We have a tendency to compartmentalize our lives…labeling various things as religious or secular, but in reality there is no such distinction. Brigham Young said on this topic, “In a public meeting of the saints, I said, ‘Ye Elders of Israel,…will some of you draw the line of demarcation, between the spiritual and temporal in the kingdom of God, so that I may understand it?’ Not one of them could do it… Temporal and spiritual things are inseparably connected, and ever will be.” (Journal of Discourses, 10: 363-64) God is interested in every aspect of our lives and the spirit will testify of all truth, irrespective of topic.
About 6 years ago, my husband and I attended a log home building class geared toward the do-it-yourselfer. They taught how to build a log home simply and in a traditional way (without a kit) as a means to becoming mortgage-free. We found out that the two teaching the class were lawyers who had given up their “day job” (or retired young?) to teach these classes, build and sell houses. We had just started learning about homeschooling and were really getting into the freedom movement when we attended this class, and they were actually very much on the same page, on all fronts, and helped to spur us on with further learning resources. It was a wonderful weekend that taught us much, but one thing that I’ve reflected on frequently over these past 6 years is a basic principle within their building style that is applicable to so much more than just log home building: “Work with nature, not against it.”
I’ve been learning how to apply that same principle to my life in other ways. It is interesting how principles and truths work that way…applying to more than just one area. While I surely have yet more to learn, I tend to study by way of topics. Thus far, I’ve found that this same principle applies to many topics that are part of my daily life: building, food production, parenting, nutrition, healing, childbirth, raising livestock, education, food preservation, and the list goes on. I’d happily share all I’ve learned thus far, but to help get my understanding of “working with nature, not against it” across, I’d like to share some specific examples of applications I have learned in just one area. But before I do, let me be clear that when I say “working with nature” I do not mean giving in to the natural man, but following and using the “laws of Nature and Nature’s God.” All of nature testifies of deity, and a study of nature will increase our knowledge of God’s laws and our understanding of His character.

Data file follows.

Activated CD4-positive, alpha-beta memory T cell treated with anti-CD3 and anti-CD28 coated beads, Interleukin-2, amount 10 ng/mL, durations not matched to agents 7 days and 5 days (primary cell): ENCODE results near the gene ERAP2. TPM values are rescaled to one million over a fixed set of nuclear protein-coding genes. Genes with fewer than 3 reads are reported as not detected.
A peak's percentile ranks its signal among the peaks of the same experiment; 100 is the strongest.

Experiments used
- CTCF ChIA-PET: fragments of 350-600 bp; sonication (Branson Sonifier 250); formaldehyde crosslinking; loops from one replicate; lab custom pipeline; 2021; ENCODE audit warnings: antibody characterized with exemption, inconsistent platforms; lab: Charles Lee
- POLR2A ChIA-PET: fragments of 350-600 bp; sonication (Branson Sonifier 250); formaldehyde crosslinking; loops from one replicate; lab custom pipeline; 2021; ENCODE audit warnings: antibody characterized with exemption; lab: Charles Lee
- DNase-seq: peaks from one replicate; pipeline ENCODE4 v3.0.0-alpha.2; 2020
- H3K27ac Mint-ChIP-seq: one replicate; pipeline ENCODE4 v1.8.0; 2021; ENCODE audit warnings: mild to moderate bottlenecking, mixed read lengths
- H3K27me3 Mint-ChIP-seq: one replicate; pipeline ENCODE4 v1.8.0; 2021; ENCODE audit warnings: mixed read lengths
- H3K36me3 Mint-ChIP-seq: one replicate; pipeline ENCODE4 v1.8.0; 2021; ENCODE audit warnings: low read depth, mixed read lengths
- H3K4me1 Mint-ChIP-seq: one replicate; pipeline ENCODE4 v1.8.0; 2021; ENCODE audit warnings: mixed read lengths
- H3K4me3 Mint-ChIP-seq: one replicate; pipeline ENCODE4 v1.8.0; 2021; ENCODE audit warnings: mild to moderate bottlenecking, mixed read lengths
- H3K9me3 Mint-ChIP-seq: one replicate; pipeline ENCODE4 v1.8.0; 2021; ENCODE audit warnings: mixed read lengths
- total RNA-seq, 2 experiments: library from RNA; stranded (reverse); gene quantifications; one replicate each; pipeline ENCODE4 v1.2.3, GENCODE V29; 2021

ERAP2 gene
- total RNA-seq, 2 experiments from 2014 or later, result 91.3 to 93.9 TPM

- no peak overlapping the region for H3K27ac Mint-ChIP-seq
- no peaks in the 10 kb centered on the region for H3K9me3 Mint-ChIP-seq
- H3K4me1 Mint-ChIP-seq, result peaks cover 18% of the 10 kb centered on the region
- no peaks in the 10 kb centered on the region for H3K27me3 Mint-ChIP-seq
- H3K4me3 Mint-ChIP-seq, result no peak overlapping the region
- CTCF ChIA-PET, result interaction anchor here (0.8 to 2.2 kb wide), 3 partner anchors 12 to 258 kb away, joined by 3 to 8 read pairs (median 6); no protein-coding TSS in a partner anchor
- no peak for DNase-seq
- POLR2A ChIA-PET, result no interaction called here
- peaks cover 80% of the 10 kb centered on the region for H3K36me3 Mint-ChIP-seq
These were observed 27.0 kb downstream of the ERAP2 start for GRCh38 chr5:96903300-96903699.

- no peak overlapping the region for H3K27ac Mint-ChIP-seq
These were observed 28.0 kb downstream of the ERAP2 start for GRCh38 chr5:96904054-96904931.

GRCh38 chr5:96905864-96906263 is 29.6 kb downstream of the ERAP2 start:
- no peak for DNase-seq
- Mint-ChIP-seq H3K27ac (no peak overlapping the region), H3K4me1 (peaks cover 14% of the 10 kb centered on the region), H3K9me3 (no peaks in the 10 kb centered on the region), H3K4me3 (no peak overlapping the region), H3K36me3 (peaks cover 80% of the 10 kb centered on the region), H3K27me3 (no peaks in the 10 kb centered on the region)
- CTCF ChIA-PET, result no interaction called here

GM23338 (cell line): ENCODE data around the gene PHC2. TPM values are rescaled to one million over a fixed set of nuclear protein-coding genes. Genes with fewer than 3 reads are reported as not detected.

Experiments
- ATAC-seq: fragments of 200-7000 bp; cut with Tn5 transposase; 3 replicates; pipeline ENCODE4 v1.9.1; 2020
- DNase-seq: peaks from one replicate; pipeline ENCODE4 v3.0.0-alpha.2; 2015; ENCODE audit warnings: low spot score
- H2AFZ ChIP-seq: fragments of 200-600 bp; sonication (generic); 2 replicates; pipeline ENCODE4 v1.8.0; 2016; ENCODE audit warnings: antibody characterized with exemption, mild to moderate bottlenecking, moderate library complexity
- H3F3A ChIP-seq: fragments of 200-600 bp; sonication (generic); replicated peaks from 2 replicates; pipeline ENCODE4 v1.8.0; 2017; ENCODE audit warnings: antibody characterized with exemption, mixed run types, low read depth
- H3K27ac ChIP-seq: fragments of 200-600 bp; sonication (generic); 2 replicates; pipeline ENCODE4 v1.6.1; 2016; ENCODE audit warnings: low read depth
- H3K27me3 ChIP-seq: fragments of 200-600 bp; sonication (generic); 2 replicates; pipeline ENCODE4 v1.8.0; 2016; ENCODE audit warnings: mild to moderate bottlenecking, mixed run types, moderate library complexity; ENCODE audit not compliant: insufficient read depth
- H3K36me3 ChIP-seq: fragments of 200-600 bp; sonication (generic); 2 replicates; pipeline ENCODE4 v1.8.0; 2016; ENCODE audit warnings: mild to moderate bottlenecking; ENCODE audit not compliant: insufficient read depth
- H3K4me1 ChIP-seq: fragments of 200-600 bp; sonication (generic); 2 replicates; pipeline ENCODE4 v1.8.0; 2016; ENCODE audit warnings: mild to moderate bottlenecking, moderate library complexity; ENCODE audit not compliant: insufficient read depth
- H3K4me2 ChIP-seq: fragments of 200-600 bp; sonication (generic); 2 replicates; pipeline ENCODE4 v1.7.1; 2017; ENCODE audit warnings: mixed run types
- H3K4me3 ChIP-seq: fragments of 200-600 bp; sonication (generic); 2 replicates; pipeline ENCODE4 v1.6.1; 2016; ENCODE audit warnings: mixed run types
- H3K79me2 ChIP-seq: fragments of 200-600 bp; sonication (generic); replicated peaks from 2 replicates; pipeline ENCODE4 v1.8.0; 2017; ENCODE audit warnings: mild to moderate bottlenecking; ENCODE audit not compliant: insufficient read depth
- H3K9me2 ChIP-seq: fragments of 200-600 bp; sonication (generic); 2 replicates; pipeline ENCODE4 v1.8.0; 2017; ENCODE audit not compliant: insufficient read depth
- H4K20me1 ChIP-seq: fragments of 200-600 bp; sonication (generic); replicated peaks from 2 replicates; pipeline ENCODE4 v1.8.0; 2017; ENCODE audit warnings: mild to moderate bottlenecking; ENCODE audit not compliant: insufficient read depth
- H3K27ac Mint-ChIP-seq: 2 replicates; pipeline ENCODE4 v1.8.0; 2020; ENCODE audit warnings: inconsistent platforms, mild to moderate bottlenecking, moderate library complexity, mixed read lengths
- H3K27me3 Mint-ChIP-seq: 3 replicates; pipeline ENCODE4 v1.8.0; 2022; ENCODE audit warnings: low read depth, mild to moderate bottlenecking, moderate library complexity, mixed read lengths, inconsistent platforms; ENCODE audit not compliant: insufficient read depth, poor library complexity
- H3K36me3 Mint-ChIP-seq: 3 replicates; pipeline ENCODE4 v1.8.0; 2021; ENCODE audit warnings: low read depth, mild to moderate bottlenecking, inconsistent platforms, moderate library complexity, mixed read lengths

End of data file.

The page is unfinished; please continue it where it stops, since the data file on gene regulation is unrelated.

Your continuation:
One of my most favorite primary songs starts as follows: “I feel my Savior’s love in all the world around me.” Our Savior and Heavenly Father do indeed love us and the world around us testifies of that truth, not just because we are here on earth and that is a necessary step in our progression, and not only because of the beauties so plentiful around us, or how our needs are supplied. As important and amazing as those blessings are, God has also given us the ability to learn of Him and His laws simply by studying His creations. It is clear that as we fight against the laws of nature and nature’s God, our path is harder and we will undoubtedly lose the battle. As we follow God’s laws and the laws He has instilled in nature, we are following the Savior’s admonition found in Matthew 11:28–30 to take His yoke upon us and learn of Him, and we will receive the accompanying blessings:
“28 Come unto me, all ye that labour and are heavy laden, and I will give you rest.
29 Take my yoke upon you, and learn of me; for I am meek and lowly in heart: and ye shall find rest unto your souls.
30 For my yoke is easy, and my burden is light.”
As we prepare and seek to become more self-sufficient as a family, I have been studying different methods of growing our own food in the most efficient and productive way we can. It is amazing how many times the principle of working with nature, of imitating it and helping its own processes speed along, has come up in my studies, and how clearly setting yourself up to fight against nature is an ever-losing battle.